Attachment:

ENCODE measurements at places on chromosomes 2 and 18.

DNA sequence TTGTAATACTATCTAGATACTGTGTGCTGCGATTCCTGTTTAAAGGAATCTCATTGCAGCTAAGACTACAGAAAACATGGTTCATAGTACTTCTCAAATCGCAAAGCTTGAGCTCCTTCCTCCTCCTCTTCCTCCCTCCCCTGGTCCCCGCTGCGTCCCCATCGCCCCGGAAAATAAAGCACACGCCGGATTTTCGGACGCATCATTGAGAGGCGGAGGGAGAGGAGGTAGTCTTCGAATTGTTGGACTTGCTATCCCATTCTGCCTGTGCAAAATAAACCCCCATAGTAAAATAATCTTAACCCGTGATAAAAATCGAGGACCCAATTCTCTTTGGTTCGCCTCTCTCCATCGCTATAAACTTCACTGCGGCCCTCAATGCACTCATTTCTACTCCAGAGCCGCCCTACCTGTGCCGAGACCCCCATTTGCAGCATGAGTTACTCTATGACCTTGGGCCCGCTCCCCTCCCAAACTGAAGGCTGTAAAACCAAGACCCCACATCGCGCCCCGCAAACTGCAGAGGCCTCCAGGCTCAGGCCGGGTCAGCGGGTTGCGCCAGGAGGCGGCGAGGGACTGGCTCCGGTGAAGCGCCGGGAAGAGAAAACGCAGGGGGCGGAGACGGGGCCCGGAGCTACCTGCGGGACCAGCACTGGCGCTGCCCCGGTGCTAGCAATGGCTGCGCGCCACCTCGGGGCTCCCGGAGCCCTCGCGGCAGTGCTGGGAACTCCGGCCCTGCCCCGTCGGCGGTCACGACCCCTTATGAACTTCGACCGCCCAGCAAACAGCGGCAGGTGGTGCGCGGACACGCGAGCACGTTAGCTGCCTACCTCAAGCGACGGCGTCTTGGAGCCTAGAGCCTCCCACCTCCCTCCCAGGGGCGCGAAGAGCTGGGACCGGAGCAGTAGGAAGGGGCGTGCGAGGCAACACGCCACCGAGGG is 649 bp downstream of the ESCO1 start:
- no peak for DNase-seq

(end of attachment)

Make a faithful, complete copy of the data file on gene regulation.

ENCODE measurements at places on chromosomes 2 and 18.

DNA sequence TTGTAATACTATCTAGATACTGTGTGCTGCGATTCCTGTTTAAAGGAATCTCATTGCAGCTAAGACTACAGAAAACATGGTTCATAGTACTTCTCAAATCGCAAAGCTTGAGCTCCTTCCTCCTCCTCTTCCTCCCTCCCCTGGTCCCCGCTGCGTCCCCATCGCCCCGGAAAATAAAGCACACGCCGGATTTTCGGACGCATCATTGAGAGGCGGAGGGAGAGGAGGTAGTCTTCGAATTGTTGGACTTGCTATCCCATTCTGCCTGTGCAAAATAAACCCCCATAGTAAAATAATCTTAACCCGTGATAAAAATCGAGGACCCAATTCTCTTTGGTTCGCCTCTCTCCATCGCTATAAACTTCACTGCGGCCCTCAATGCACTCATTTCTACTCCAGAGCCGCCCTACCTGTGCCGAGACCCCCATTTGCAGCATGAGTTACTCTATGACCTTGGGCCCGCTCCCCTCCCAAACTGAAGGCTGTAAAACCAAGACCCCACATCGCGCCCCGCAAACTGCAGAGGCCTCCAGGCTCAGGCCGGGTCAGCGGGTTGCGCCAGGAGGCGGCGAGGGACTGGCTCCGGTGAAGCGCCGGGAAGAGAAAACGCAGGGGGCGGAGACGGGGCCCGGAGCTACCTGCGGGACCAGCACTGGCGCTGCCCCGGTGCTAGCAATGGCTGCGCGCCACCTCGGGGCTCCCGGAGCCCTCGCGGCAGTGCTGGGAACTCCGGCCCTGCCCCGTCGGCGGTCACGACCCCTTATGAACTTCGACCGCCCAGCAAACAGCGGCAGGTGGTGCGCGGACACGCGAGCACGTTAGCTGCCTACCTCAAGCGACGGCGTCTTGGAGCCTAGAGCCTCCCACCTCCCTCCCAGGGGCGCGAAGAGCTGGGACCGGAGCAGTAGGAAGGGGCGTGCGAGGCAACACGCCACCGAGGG is 649 bp downstream of the ESCO1 start:
- no peak for DNase-seq